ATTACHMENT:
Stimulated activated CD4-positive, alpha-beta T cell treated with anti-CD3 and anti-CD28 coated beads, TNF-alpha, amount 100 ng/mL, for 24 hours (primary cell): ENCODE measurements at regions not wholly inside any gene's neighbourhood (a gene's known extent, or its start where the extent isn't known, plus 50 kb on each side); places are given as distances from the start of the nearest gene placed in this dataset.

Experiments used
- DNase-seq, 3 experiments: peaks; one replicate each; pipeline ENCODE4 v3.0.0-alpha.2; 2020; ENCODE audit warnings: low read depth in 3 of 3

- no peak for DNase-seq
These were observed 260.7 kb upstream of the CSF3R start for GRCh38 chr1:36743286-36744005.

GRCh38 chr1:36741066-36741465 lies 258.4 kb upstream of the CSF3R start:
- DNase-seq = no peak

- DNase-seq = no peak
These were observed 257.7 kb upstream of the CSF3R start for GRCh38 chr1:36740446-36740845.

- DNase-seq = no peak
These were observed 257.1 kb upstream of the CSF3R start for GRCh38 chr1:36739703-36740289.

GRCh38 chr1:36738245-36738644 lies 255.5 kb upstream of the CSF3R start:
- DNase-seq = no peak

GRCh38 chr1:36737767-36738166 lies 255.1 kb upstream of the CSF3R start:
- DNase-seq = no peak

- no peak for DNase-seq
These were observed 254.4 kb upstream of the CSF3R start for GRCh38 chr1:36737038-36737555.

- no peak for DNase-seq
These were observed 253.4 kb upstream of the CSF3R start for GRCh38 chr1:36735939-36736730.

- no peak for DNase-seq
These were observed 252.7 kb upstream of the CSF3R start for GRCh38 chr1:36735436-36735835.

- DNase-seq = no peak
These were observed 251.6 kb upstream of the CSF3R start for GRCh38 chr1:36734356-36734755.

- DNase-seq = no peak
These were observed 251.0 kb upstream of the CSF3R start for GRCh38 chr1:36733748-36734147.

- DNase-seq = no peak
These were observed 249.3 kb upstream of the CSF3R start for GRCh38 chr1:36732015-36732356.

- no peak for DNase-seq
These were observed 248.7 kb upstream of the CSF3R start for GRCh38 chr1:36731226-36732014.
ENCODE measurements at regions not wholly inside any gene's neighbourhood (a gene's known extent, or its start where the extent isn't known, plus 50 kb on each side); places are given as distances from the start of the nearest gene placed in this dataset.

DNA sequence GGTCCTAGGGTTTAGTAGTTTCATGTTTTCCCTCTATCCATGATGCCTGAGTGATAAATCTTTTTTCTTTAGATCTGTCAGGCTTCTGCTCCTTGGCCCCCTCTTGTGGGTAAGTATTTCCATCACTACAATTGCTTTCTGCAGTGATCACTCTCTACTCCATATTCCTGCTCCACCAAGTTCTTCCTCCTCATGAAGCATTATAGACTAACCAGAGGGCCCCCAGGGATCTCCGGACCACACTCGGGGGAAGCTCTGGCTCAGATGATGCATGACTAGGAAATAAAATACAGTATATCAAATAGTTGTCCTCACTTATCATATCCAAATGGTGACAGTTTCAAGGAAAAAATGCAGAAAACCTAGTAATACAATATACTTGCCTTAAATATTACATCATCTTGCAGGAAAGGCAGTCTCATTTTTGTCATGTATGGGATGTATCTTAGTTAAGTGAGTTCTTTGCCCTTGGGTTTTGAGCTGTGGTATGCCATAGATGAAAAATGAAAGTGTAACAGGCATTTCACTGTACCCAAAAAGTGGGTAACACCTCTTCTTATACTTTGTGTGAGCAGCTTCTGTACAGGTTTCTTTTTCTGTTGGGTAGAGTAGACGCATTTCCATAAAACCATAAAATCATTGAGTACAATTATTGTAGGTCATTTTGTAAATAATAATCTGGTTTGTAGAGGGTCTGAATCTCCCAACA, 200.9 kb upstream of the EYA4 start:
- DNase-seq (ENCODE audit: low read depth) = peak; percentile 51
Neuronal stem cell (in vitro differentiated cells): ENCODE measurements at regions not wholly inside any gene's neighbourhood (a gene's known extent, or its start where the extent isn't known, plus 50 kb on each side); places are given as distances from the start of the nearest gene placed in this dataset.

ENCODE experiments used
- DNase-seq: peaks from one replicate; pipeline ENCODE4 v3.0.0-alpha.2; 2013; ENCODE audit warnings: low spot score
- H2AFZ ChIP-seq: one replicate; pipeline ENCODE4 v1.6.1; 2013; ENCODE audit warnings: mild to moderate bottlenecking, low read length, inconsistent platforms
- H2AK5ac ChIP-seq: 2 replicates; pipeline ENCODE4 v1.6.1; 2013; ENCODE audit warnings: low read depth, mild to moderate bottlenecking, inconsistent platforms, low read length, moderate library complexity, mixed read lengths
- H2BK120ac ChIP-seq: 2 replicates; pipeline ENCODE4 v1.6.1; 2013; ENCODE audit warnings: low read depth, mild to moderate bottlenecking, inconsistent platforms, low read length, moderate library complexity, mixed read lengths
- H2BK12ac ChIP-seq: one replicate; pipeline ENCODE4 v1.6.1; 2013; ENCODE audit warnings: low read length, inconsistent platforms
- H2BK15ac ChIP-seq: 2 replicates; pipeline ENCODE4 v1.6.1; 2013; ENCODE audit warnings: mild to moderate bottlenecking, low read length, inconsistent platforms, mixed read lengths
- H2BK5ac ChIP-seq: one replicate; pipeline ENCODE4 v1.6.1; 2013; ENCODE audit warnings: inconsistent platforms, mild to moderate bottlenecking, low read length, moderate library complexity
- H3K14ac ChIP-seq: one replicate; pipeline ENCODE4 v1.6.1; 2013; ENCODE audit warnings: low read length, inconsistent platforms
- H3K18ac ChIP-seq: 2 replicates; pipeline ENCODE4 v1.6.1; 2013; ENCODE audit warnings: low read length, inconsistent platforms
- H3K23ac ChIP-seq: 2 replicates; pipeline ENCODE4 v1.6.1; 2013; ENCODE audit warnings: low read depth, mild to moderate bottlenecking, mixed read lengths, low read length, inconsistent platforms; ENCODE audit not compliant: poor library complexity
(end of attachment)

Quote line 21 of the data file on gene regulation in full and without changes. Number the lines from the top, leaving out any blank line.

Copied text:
These were observed 252.7 kb upstream of the CSF3R start for GRCh38 chr1:36735436-36735835.